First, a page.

December 9, 1980: DeWayne Buice was drafted by the Oakland Athletics from the San Francisco Giants in the 1980 minor league draft. December 11, 1980: Michael King was traded by the Athletics to the Chicago Cubs for Cliff Johnson and Keith Drumright. January 13, 1981: Steve Kiefer was drafted by the Athletics in the 1st round of the 1981 Major League Baseball draft. February 10, 1981: The Athletics traded a player to be named to the Houston Astros for Jimmy Sexton; the Athletics completed the trade by sending Rick Lysander to the Astros on October 20. March 27, 1981: Bob Lacey and Roy Moretti were traded by the Athletics to the San Diego Padres for Kevin Bell, Tony Phillips and Eric Mustad. March 30, 1981: Alan Wirth was released by the Athletics. Athletics owner Charlie O. Finley's wife sought a divorce and would not accept part of a baseball team in a property settlement. With most of his money tied up in the A's or his insurance empire, Finley had to sell the team. Though Finley found a buyer in businessman Marvin Davis, who would have moved the Athletics to Denver, the tentative deal hit a snag when the Raiders announced their move to Los Angeles.

Oakland and Alameda County officials, not wanting to be held responsible for losing Oakland's status as a big-league city in its own right, refused to let Finley break the lease with the Coliseum. Finley looked to local buyers, selling the A's to San Francisco clothing manufacturer Walter A. Haas, Jr. president of Levi Strauss & Co. prior to the 1981 season. Haas restored the official name of the club to "Athletics" in 1981, but retained the nickname "A's" for marketing purposes. At first, the word "Athletics" was restored only to the club's logo, underneath the much larger stylized-"A" that had come to represent the team since the early days. Former owner Charlie Finley banned the word "Athletics" from the club's name because he felt that name was too associated with former Philadelphia Athletics owner Connie Mack. During the Finley era, average home attendance from 1968–1980 was 777,000 per season, with 1,075,518 in 1975 being the highest attendance for a Finley-owned team. In marked contrast, during the first year of Haas' ownership, the Athletics drew 1,304,052—in a season shortened by a player strike.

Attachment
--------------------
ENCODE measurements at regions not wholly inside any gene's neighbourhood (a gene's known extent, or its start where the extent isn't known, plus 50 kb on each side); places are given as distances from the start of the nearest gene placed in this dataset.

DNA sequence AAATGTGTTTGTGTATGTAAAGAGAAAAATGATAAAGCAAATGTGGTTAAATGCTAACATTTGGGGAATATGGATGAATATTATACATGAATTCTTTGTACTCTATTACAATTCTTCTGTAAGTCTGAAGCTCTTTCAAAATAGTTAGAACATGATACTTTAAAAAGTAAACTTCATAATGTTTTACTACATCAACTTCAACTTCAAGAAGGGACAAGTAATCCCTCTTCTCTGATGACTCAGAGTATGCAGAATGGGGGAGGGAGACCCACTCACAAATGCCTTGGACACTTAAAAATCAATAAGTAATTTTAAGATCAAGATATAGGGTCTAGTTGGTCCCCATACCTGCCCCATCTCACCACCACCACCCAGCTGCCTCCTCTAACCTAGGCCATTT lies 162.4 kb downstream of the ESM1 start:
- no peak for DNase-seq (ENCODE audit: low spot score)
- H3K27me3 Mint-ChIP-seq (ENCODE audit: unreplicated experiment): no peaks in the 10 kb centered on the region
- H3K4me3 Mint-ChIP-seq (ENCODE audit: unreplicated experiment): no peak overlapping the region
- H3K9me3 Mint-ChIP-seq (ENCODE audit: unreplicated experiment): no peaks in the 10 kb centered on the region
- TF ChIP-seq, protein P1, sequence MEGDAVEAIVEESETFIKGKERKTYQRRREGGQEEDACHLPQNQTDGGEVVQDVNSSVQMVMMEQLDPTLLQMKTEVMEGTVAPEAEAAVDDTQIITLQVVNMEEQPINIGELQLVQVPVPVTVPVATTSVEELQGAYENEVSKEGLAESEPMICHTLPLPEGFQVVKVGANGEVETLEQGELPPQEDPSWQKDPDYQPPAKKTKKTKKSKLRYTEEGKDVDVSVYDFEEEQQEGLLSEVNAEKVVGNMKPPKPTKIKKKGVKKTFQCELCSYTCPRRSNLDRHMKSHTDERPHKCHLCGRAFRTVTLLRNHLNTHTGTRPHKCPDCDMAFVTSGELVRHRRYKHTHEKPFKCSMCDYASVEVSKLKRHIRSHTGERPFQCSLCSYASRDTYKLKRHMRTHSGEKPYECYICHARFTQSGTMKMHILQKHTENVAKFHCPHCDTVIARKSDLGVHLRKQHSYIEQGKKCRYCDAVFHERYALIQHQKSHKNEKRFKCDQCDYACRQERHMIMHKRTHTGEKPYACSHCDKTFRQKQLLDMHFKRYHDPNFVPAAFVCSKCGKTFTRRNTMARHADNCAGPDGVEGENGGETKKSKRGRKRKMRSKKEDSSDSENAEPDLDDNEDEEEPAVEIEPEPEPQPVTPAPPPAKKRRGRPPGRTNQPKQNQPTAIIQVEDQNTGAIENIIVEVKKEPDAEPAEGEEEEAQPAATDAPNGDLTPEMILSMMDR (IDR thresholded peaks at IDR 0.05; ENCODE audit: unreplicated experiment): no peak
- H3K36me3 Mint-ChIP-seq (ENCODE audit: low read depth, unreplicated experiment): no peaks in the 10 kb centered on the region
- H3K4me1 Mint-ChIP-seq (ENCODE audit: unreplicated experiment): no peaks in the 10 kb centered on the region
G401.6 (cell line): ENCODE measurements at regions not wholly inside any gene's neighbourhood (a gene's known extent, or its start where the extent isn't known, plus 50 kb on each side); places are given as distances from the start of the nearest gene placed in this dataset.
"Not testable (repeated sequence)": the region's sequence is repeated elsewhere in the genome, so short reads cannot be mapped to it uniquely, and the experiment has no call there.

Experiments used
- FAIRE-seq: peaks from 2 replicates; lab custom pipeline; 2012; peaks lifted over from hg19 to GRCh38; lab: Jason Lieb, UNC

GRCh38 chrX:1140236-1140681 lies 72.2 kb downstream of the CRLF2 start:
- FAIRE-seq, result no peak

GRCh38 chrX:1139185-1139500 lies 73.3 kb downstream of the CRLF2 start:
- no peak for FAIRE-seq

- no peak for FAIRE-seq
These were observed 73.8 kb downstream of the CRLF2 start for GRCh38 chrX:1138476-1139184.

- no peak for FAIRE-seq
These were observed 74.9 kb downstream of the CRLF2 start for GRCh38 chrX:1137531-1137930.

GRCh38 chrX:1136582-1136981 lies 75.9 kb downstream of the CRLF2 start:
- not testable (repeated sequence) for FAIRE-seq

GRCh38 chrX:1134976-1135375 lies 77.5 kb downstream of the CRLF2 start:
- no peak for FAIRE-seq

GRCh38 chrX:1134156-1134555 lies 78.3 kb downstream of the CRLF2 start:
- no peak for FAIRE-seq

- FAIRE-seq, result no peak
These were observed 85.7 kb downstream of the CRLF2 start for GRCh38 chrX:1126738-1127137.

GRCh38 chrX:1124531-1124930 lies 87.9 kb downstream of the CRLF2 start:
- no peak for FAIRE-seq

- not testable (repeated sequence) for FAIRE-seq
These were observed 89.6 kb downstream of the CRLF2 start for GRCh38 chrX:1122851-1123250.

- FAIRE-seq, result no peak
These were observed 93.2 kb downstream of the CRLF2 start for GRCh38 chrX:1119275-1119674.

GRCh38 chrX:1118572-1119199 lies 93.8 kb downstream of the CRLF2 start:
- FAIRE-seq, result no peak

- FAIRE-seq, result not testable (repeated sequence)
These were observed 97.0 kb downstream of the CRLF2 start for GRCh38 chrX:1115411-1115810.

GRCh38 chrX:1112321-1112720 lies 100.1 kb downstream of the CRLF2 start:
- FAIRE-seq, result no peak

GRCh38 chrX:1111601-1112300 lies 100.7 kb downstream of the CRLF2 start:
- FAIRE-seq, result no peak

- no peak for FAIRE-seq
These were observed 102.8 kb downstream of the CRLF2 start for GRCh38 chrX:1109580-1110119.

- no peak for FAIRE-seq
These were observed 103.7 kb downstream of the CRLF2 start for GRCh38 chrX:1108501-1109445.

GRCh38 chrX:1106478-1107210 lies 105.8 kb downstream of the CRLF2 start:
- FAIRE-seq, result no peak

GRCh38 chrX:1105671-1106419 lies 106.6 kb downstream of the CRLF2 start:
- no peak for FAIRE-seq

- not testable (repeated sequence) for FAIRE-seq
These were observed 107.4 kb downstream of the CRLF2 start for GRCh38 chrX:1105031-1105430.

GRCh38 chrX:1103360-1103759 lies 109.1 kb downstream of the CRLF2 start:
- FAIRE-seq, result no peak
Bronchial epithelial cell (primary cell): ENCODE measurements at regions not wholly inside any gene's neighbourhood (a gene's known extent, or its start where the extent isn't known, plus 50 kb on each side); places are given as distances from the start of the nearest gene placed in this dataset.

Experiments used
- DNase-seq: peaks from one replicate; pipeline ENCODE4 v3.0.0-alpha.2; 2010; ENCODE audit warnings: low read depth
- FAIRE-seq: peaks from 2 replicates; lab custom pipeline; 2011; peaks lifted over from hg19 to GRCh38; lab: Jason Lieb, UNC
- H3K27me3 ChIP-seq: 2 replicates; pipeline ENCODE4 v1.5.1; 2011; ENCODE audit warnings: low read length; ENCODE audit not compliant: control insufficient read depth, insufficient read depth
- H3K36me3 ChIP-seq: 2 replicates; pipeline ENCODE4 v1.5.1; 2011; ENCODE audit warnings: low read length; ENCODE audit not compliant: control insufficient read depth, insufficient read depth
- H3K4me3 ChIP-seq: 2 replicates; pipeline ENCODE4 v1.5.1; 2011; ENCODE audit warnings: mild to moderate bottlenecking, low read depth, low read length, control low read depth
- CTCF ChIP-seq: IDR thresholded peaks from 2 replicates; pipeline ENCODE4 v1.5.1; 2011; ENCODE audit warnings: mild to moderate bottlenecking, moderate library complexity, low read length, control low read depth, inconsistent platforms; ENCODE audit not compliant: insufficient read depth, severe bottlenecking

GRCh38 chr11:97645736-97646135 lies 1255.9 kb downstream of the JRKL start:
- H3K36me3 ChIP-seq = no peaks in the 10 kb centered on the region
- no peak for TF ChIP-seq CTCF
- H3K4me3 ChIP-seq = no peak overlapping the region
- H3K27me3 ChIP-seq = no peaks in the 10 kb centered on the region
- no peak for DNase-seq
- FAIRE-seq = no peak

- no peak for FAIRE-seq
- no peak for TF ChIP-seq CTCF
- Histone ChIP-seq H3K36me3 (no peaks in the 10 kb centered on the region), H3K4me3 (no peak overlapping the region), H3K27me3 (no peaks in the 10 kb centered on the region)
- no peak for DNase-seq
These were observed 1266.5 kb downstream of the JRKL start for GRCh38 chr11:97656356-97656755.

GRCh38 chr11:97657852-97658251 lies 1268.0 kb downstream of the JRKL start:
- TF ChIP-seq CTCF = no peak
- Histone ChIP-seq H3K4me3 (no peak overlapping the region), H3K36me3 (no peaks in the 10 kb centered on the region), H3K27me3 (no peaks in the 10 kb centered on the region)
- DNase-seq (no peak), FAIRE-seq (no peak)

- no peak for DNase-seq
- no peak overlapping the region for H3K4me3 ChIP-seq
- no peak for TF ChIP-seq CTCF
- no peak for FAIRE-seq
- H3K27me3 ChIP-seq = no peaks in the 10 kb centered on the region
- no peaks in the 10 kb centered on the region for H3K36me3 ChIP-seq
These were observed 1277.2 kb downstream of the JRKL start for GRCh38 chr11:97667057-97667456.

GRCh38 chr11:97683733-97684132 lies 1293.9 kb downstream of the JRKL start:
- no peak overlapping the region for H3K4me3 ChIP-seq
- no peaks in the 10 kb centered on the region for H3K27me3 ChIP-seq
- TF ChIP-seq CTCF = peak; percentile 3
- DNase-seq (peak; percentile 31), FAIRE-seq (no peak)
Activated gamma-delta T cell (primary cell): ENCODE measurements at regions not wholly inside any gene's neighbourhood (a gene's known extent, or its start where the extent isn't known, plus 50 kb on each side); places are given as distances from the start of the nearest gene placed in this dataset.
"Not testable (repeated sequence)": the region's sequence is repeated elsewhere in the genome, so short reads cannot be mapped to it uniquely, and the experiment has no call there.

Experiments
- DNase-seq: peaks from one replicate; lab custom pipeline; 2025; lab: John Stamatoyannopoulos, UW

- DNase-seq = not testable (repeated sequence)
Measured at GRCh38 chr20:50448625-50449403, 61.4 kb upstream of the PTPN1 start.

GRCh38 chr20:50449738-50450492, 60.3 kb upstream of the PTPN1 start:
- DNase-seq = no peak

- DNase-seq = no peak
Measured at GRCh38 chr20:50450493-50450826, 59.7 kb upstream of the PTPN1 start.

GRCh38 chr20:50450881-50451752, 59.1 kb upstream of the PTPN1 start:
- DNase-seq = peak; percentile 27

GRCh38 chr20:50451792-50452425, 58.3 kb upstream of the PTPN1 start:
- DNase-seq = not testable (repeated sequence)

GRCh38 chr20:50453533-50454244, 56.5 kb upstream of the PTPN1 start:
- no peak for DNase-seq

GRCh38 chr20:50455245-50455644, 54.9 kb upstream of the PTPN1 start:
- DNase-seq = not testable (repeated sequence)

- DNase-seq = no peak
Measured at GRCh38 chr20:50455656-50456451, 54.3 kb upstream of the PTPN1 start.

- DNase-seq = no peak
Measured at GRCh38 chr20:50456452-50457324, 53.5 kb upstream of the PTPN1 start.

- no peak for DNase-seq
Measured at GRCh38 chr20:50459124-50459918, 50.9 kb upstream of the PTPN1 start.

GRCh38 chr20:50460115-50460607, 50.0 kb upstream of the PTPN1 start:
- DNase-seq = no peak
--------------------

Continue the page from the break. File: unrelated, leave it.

Were it not for the strike, the A's were on a pace to draw over 2.2 million in 1981. The A's finished with the second-best overall record in baseball, the best record in the American League; the Oakland Athletics held spring training at Rendezvous Park in Arizona. April 19, 1981: In the first game of a doubleheader with the Seattle Mariners, the A's won 6-1 to win their then-record 11th consecutive game to start a season. April 25, 1981: Prior to a game against the Seattle Mariners, Seattle manager Maury Wills advised the Kingdome groundskeepers to enlarge the batter's box by a foot. A's manager Billy Martin noticed. Martin showed umpire Bill Kunkel that the batter's box was seven feet long instead of si